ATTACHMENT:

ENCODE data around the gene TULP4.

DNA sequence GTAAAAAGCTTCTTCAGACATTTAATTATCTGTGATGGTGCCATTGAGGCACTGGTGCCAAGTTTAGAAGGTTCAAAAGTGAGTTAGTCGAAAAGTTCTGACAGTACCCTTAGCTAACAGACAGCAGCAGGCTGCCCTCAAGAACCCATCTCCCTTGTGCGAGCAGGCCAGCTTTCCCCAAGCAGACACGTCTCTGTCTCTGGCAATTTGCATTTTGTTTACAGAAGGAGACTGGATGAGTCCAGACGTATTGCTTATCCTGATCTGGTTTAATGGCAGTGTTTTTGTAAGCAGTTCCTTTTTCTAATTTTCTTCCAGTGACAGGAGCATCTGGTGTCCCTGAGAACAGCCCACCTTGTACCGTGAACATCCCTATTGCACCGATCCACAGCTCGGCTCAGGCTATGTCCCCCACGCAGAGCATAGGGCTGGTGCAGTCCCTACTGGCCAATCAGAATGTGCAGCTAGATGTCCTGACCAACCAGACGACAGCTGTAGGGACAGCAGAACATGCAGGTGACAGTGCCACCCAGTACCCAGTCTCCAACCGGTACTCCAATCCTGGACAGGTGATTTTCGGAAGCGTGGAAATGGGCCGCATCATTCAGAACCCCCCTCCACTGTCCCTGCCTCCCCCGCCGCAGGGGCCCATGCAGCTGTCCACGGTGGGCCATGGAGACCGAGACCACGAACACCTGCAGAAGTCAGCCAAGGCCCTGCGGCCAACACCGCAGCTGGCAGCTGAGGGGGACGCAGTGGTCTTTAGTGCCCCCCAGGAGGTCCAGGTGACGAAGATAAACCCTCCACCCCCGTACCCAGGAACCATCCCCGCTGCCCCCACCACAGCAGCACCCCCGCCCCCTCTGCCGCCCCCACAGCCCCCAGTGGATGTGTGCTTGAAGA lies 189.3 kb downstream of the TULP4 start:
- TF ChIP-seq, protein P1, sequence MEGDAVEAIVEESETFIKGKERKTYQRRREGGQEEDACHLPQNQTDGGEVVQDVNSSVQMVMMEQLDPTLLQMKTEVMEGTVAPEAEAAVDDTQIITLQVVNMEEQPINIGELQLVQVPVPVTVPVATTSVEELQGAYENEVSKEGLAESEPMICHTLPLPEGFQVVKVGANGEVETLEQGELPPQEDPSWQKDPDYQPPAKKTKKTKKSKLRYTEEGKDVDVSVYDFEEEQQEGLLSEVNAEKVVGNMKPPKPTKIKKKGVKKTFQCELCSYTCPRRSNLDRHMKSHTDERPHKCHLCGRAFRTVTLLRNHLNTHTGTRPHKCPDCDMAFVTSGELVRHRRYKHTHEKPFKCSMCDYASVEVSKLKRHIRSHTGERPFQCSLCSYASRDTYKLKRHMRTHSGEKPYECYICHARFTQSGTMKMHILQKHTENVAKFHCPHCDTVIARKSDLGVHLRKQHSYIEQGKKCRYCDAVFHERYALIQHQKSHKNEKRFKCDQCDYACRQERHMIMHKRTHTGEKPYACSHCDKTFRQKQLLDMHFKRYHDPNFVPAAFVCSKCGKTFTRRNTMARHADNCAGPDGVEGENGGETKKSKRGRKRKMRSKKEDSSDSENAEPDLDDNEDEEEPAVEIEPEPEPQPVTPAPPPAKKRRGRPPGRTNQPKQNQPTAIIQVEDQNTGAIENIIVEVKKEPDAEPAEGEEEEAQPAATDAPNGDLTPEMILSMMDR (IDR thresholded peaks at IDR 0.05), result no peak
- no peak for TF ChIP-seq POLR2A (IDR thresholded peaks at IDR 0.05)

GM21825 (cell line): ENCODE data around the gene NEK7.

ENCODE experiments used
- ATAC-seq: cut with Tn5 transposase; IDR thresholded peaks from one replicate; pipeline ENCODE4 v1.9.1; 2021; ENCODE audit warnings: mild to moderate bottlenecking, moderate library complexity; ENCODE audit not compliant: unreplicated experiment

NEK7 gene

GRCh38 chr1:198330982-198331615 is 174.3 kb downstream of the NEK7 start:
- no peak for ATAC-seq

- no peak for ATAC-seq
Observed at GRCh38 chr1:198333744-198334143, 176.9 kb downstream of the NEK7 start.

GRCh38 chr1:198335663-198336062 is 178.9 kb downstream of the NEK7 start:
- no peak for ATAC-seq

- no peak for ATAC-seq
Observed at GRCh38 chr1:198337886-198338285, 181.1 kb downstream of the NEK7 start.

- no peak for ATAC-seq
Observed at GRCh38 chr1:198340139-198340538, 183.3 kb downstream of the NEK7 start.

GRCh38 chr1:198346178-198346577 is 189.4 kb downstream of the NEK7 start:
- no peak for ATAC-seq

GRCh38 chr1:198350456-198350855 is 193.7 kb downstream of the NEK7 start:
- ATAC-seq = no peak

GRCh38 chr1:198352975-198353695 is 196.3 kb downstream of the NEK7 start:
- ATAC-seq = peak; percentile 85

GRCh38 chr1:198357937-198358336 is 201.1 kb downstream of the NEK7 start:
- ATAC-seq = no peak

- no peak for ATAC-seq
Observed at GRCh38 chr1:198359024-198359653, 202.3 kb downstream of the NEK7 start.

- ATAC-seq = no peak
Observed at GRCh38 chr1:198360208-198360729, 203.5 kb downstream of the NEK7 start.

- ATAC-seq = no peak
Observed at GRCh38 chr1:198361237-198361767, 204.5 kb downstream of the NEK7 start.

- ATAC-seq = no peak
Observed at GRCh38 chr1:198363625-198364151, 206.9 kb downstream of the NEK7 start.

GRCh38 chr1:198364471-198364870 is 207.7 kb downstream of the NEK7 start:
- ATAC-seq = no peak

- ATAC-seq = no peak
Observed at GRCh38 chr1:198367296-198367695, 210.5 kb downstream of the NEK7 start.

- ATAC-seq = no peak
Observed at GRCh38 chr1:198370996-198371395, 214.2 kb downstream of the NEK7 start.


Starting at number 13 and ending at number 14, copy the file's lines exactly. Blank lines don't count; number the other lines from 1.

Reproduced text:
GRCh38 chr1:198335663-198336062 is 178.9 kb downstream of the NEK7 start:
- no peak for ATAC-seq